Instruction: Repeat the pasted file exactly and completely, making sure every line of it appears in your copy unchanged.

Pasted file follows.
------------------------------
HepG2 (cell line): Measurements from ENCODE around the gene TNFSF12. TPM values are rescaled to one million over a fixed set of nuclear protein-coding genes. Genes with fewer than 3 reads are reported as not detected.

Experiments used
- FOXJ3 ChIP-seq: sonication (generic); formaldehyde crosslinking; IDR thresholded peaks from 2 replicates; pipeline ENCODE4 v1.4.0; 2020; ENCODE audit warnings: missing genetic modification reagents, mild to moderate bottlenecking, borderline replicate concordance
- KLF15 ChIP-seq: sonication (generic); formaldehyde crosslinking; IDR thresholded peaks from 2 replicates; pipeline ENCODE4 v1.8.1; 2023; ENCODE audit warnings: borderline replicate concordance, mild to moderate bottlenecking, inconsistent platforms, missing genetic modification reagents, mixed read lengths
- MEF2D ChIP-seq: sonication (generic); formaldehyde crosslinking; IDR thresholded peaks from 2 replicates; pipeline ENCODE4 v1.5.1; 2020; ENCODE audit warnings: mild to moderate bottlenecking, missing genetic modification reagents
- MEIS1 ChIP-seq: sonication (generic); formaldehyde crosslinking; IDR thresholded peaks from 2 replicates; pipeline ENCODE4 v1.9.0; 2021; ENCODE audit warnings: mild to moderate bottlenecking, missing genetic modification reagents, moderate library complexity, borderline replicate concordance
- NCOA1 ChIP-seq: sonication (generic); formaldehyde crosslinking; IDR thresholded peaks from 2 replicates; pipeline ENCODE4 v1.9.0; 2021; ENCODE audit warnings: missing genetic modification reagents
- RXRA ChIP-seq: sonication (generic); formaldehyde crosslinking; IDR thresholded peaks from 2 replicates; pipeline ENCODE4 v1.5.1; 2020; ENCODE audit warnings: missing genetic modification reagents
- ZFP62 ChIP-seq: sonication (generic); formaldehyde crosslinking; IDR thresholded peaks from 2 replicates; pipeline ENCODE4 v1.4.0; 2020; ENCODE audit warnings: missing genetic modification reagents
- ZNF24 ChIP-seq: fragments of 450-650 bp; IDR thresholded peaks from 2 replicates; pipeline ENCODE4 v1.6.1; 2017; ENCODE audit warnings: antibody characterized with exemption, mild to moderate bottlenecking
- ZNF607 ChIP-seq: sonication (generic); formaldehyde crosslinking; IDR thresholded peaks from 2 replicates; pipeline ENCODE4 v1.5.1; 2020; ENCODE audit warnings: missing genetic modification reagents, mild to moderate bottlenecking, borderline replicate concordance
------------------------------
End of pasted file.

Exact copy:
HepG2 (cell line): Measurements from ENCODE around the gene TNFSF12. TPM values are rescaled to one million over a fixed set of nuclear protein-coding genes. Genes with fewer than 3 reads are reported as not detected.

Experiments used
- FOXJ3 ChIP-seq: sonication (generic); formaldehyde crosslinking; IDR thresholded peaks from 2 replicates; pipeline ENCODE4 v1.4.0; 2020; ENCODE audit warnings: missing genetic modification reagents, mild to moderate bottlenecking, borderline replicate concordance
- KLF15 ChIP-seq: sonication (generic); formaldehyde crosslinking; IDR thresholded peaks from 2 replicates; pipeline ENCODE4 v1.8.1; 2023; ENCODE audit warnings: borderline replicate concordance, mild to moderate bottlenecking, inconsistent platforms, missing genetic modification reagents, mixed read lengths
- MEF2D ChIP-seq: sonication (generic); formaldehyde crosslinking; IDR thresholded peaks from 2 replicates; pipeline ENCODE4 v1.5.1; 2020; ENCODE audit warnings: mild to moderate bottlenecking, missing genetic modification reagents
- MEIS1 ChIP-seq: sonication (generic); formaldehyde crosslinking; IDR thresholded peaks from 2 replicates; pipeline ENCODE4 v1.9.0; 2021; ENCODE audit warnings: mild to moderate bottlenecking, missing genetic modification reagents, moderate library complexity, borderline replicate concordance
- NCOA1 ChIP-seq: sonication (generic); formaldehyde crosslinking; IDR thresholded peaks from 2 replicates; pipeline ENCODE4 v1.9.0; 2021; ENCODE audit warnings: missing genetic modification reagents
- RXRA ChIP-seq: sonication (generic); formaldehyde crosslinking; IDR thresholded peaks from 2 replicates; pipeline ENCODE4 v1.5.1; 2020; ENCODE audit warnings: missing genetic modification reagents
- ZFP62 ChIP-seq: sonication (generic); formaldehyde crosslinking; IDR thresholded peaks from 2 replicates; pipeline ENCODE4 v1.4.0; 2020; ENCODE audit warnings: missing genetic modification reagents
- ZNF24 ChIP-seq: fragments of 450-650 bp; IDR thresholded peaks from 2 replicates; pipeline ENCODE4 v1.6.1; 2017; ENCODE audit warnings: antibody characterized with exemption, mild to moderate bottlenecking
- ZNF607 ChIP-seq: sonication (generic); formaldehyde crosslinking; IDR thresholded peaks from 2 replicates; pipeline ENCODE4 v1.5.1; 2020; ENCODE audit warnings: missing genetic modification reagents, mild to moderate bottlenecking, borderline replicate concordance